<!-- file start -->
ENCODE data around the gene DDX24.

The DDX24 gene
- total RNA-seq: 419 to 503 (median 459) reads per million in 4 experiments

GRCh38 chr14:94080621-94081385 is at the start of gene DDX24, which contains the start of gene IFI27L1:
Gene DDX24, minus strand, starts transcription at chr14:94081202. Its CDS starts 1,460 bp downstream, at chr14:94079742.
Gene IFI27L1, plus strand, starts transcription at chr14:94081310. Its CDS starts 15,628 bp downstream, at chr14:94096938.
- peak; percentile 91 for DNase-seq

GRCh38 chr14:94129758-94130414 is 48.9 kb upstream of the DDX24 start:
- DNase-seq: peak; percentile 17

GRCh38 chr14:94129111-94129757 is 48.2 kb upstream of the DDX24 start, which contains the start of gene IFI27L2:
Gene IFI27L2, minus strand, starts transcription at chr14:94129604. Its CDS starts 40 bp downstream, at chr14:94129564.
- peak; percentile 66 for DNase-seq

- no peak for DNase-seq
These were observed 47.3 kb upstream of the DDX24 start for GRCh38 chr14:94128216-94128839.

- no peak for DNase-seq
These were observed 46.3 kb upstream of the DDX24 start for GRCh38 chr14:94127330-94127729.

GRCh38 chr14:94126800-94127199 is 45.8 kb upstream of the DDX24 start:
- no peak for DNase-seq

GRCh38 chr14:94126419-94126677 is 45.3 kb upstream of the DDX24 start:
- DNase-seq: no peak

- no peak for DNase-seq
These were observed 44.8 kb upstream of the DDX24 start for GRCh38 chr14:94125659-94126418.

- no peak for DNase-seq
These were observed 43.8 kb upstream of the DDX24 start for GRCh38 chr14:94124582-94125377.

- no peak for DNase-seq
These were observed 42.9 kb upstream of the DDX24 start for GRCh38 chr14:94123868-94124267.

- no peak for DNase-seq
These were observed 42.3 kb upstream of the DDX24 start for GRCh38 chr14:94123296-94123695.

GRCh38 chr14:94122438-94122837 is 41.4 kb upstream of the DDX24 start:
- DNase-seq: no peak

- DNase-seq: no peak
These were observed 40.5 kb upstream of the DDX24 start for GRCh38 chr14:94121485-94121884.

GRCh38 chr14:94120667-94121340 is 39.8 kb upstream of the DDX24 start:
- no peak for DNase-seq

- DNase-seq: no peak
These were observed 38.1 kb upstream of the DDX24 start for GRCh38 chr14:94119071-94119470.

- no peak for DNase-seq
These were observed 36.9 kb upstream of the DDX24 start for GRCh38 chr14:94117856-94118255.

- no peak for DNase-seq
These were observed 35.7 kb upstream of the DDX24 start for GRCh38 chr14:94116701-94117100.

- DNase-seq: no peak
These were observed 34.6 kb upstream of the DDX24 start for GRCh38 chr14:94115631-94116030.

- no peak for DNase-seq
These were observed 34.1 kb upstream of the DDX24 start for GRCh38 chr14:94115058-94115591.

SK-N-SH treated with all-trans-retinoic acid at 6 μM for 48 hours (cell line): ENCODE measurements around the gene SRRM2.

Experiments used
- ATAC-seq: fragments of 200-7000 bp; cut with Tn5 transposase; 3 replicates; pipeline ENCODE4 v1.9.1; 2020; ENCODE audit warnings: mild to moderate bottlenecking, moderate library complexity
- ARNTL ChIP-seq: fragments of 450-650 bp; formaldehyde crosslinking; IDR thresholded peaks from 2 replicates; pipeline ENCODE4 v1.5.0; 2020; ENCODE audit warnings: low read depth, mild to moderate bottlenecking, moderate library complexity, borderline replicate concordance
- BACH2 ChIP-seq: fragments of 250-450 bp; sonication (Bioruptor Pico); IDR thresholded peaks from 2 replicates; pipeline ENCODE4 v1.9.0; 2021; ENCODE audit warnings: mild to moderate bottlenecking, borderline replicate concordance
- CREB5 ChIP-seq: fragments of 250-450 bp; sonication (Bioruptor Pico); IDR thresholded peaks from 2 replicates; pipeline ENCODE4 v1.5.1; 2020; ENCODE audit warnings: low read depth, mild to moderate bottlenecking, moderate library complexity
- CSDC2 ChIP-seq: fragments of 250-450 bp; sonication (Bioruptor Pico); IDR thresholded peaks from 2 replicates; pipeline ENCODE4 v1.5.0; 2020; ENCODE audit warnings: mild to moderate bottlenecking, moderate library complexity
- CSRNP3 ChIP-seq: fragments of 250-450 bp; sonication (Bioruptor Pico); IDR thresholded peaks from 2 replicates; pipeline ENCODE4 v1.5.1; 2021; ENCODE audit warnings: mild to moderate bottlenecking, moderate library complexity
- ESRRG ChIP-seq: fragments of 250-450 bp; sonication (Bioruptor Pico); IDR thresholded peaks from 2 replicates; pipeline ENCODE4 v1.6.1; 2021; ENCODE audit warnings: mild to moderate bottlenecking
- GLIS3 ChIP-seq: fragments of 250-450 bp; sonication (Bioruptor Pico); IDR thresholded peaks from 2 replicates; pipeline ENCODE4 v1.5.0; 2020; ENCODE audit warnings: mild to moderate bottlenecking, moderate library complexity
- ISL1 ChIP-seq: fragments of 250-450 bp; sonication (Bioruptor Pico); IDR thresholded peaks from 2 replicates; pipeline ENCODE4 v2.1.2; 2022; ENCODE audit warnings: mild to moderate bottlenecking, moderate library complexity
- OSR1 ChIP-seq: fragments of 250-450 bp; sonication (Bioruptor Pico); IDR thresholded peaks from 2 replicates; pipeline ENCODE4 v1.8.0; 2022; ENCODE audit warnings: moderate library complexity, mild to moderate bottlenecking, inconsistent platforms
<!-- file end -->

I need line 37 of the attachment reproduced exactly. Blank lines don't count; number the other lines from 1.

- no peak for DNase-seq